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USApp Managing Editor, Chris Gilson, looks at the week in U.S. state blogging. Click here for our weekly roundup of national blogs. 

Northeast

On Wednesday this week in the Granite State, NH Labor News writes that Republican in the state House Finance Committee have voted to pass a mandate on cities and towns in New Hampshire which will require them to supply their own equipment to fulfil the camera provision of the state’s voter ID law which goes into effect in September. They say that the provision will be costly and may lead to long delays at the polls.

Heading south to Rhode Island, RIFuture.org comments on the state’s ‘absurdly high’ court costs charged to felons, with many having to pay thousands as well as going to prison. They say that for many of those convicted, post imprisonment parole supervision is further complicated by work commitments which can lead to further imprisonment and fines.

Hit & Run writes this week on plans afoot in the state of Connecticut to increase taxes further with increased levies on cigarettes, higher income taxes on the wealthy and the expansion of sales taxes all being discussed by state legislators. They say that many of the state’s residents may start to leave if taxes are pushed even higher.

New jersey featured

Credit: MPD01605 (Flickr, CC-BY-SA-2.0)

In New Jersey, America blog says that New Jersey has privatized its public water supply ‘in the worst way possible’. They say that the Water Infrastructure Protection Act, approved in February will increase water rates, decrease public control, and will lead to taxpayer subsidized revenues for corporations. Staying in the Garden State, Red State looks at another bill that Governor Chris Christie has signed into law which they say hurts consumers and protects a small monopoly. The new bill forces the Archdiocese of Newark to give up its lucrative business of marketing headstones and private crypts after lobbying from other small independent companies that produce monuments and crypts, who were concerned about being undercut by the tax-exempt church group.

This week, Pennsylvania’s Raging Chicken Press writes that Right-to-Work legislation that has recently been introduced into the state Senate is very similar to the American Legislative Exchange Council’s (ALEC) model legislation. Many have been concerned at the influence of ALEC on state legislatures which can help business to gain an upper hand in state policymaking.

South 

Fracking protest, Maryland Credit: Maryland Sierra Club (Flickr, CC-BY-NC-SA-2.0)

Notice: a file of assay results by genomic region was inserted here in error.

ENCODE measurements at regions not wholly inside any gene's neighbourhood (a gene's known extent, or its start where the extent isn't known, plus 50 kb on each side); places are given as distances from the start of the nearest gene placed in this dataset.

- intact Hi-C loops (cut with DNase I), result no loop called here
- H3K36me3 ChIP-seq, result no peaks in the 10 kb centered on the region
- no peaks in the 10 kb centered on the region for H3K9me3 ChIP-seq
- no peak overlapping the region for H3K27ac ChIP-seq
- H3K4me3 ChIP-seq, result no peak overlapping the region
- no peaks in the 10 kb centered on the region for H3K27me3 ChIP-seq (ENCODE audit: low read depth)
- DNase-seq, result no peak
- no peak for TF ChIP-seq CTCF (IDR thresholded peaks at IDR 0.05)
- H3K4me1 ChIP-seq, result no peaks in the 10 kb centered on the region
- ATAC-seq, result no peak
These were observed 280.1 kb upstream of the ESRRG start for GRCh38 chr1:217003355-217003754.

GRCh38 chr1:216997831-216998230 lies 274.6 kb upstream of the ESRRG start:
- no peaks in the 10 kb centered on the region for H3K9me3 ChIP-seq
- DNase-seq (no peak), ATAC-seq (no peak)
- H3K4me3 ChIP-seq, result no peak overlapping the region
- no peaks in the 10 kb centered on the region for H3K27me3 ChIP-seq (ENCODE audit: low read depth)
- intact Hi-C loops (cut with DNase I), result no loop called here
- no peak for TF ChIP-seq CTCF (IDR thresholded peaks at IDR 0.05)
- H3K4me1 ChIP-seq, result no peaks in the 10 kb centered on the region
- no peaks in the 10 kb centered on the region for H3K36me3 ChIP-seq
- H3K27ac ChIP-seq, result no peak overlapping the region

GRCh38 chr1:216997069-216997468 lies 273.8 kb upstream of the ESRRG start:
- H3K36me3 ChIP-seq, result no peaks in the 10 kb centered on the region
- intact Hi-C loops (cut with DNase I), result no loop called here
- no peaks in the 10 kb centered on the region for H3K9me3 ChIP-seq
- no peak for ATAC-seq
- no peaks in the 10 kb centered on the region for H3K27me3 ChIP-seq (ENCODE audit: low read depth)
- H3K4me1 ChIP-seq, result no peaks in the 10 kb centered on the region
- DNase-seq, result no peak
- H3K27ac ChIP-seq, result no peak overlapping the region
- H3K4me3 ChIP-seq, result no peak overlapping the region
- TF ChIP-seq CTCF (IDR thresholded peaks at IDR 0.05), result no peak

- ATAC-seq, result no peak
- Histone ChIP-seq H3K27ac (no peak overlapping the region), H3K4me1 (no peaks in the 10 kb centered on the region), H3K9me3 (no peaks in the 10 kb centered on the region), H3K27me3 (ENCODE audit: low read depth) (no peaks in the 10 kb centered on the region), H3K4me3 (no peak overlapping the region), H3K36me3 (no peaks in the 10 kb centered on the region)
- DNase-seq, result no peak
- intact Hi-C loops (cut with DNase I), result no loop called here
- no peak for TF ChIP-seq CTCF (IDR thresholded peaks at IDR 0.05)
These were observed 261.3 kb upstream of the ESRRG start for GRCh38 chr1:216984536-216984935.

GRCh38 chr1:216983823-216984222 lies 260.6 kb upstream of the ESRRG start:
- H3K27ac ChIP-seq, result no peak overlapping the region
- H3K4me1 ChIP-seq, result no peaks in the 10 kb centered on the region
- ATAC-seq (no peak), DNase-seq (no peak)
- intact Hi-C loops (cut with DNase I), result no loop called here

Fracking protest, Maryland Credit: Maryland Sierra Club (Flickr, CC-BY-NC-SA-2.0)

On Tuesday, Daily Kos reports that the Maryland House of Delegates has passed a three year ban on fracking in the Old Line State. They say that if the bill passes in the state Senate, and is not vetoed by the Governor, it is still unlikely to have much of an effect, as the state is not issuing new fracking permits until several studies on the practice have been completed.

Moving south, Virginia’s Bearing Drift comments that if Democratic Governor Terry McAuliffe is so concerned about the University of Virginia’s proposals to increase tuition fees, then he should freeze in-state tuition fees, and tell state-supported schools to live within their financial means.

North Carolina’s The Progressive Pulse highlights a new report which shows that by not accepting the optional expansion of Medicaid as part of the Affordable Care Act, the state has lost millions in hospital funding, and kept hundreds of thousands of those on low-incomes in need.

Political Animal has some good news from Georgia on Friday, reporting that a state House committee has ‘gutted’ a religious liberty bill by adding language which foreswears and preemption of anti-discrimination laws.  They say that Georgia conservatives are livid that the bill will now not sanction discrimination against homosexuals.

Heading south to Florida, Saint Peters blog writes this week that a new survey has shown that Floridians support the expansion of Medicaid in the state, medical marijuana, and same-sex marriage. Of those three, only same-sex marriage has become law, with the state House refusing to work with the Senate on a Medicaid expansion plan, and the prospects for a proposed medical marijuana bill not looking great.